Then there's the bit at the end of each song - the strange little Sims person does all these supposed-to-be-cool attitude-y moves while an imaginary crowd goes crazy, clapping and cheering. For ages.
On the plus side, each move is repeated so many times that even a useless dancer like me can eventually get the hang of it.
I didn't crack a sweat, and I found the moves really slow, but that could be because I lost heart quite early on (I've NEVER given up before - even a Rick Astley song on Just Dance!).
Very disappointed. Also...I know I'm doing this because I need to shape up a bit but the "real" people on Zumba 1 \nd Just Dance (funny colours and all) seemed a lot kinder! I hated looking at cartoon bodies. I often think that people who play computer games are falling for a huge con as the graphics are so dreadful. So at least you know where I'm coming from!
I do Just Dance or Zumba every day and I am soaked in sweat afterwards, and I love them...so it really is just Zumba 2, not the whole dance-wii principle!
Comment Comment (1) | Permalink | Most recent comment: May 20, 2013 5:37 AM BST


Mauritius: On the Spice Route 1598-1810
Mauritius: On the Spice Route 1598-1810
by Denis Piat
Edition: Hardcover

1 of 1 people found the following review helpful
4.0 out of 5 stars Excellent read, pity about the 200-year-old grudge, 5 April 2013
Verified Purchase(What is this?)
I read this as research for a book I'm writing. I loved it - Denis makes history come alive, his characters are written with seemingly personal knowledge and it's not often that I find a history book unputdownable. The book's format is based on describing the personalities of the time, and how their lives and actions influenced events of the period. I wanted to go into detail about the history of Mauritius and I wasn't disappointed.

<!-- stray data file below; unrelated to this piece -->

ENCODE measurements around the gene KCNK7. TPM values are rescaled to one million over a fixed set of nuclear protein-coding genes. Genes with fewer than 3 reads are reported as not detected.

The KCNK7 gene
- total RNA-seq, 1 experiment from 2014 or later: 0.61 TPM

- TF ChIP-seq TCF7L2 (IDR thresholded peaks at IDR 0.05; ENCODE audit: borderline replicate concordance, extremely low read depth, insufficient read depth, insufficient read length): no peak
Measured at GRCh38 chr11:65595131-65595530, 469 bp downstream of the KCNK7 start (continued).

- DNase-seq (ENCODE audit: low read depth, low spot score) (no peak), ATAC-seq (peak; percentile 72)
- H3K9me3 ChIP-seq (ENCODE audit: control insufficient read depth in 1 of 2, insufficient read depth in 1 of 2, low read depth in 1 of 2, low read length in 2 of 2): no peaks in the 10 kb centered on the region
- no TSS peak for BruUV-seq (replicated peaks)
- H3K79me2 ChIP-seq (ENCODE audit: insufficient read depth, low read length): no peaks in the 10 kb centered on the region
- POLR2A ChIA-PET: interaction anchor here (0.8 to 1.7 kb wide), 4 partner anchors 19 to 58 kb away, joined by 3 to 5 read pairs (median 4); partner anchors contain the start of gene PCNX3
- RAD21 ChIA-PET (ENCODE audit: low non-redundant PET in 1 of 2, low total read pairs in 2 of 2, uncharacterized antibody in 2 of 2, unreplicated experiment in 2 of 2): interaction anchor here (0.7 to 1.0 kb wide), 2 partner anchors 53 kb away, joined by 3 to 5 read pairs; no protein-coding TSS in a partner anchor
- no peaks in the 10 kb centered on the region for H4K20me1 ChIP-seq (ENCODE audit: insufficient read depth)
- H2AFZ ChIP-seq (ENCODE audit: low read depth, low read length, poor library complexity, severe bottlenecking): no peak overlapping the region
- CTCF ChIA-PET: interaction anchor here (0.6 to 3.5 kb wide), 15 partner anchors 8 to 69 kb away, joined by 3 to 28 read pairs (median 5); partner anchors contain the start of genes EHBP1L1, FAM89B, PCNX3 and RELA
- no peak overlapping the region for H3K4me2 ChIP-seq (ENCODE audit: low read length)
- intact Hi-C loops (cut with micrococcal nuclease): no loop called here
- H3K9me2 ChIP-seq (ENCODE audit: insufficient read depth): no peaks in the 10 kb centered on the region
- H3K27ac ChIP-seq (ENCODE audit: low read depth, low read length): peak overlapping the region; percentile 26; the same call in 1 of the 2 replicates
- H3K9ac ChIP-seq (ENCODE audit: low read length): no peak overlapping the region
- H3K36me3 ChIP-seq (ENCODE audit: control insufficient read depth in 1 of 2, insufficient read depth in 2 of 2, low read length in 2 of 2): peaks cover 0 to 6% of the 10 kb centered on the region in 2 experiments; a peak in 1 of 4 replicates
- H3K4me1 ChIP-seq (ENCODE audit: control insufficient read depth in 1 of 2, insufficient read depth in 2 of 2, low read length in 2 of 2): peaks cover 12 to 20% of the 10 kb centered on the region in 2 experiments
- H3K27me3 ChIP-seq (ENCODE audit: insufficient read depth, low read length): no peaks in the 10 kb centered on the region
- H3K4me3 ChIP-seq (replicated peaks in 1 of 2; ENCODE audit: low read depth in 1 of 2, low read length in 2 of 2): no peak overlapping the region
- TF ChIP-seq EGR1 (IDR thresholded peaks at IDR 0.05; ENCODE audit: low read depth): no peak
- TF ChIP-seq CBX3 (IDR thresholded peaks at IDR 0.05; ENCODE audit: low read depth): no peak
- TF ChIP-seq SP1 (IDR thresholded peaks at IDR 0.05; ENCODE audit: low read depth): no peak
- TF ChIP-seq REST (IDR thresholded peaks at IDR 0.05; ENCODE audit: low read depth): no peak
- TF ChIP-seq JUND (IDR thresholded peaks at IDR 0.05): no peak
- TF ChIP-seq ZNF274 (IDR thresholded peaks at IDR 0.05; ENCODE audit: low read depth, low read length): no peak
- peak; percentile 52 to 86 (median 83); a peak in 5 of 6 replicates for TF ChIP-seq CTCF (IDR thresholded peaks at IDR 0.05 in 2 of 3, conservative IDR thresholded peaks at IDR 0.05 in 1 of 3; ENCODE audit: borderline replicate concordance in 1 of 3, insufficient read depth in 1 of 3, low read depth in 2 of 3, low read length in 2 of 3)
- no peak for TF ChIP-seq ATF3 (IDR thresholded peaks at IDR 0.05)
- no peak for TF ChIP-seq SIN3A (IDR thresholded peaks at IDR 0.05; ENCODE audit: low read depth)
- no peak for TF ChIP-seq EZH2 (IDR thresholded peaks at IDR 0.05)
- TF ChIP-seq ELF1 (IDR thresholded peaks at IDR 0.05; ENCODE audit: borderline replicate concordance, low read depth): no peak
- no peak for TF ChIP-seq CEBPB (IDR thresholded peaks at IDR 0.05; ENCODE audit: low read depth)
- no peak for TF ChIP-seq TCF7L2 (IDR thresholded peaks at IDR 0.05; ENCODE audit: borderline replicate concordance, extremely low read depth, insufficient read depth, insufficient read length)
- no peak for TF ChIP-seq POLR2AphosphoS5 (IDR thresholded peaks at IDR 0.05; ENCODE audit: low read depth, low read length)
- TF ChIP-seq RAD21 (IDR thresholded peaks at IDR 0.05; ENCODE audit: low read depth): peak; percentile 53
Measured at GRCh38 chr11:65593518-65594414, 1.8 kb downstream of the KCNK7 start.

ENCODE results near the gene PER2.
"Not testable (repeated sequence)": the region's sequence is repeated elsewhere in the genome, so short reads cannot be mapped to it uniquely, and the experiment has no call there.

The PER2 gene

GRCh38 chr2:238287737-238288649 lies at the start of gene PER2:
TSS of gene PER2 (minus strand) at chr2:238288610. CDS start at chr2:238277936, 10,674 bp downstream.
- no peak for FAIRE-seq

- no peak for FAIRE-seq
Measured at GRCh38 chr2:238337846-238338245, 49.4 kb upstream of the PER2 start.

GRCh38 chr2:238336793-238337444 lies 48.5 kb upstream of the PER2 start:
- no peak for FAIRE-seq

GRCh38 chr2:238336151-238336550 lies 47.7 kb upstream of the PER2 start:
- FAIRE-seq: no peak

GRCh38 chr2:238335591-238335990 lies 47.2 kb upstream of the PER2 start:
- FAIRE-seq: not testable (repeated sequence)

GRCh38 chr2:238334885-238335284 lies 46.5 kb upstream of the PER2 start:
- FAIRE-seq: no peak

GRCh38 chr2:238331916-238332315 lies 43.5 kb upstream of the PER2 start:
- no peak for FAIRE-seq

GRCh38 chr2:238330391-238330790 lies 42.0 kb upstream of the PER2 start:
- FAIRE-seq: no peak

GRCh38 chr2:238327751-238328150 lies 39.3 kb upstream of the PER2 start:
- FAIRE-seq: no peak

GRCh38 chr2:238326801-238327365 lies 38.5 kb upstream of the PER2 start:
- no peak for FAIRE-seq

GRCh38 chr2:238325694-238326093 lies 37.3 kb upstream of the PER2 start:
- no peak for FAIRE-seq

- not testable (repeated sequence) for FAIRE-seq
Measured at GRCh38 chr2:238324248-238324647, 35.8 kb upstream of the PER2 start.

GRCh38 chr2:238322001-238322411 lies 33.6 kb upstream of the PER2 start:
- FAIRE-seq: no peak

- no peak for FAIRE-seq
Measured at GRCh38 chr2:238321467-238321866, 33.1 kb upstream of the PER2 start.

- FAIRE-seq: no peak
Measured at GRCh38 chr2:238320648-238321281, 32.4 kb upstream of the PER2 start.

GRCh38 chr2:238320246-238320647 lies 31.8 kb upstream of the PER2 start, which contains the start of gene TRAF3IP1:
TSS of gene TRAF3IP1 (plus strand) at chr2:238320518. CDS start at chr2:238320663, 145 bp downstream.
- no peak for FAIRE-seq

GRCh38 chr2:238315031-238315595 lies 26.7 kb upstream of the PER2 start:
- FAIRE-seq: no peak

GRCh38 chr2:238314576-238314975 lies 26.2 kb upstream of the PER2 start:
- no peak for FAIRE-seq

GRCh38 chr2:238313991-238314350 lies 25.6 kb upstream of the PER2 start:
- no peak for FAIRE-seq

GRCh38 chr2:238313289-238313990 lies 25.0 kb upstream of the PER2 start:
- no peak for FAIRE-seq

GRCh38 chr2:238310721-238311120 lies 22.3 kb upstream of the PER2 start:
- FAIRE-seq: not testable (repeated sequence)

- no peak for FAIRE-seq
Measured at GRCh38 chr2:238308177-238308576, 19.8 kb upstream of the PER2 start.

It ends with the taking of Mauritius by England in 1810, so I'll have to look elsewhere for any information on nineteenth-century Mauritius.
The author seems devastated that Mauritius was lost to France - you'd swear it was a recent tragedy, rather than 200 years ago. Also, I'm not English - I'm Irish, and I am a lover of France and the French language - but I got very fed up with the anti-English tone. Most English would find it amusing, I know, so maybe that's a plus! But I found it a bit tedious after a while.
Having said that, it's an excellent read and well worth the steep price tag.
It would have been five stars except for the chippy tone towards the end.

You will discover a world of disaster, tragedy, intrigue and above all incredible daring in Mauritius' early history. I found the tales of determination by the early settlers and governors very inspirational: these were men who never gave up, faced with events that would send most of us running for the hills.

The author represents women as, on the whole, pretty and decorative characters, there to make life sweeter. "He can't have known many women then," was my husband's comment.

Buy it - it's brilliant. One of the very best on the subject that you'll find.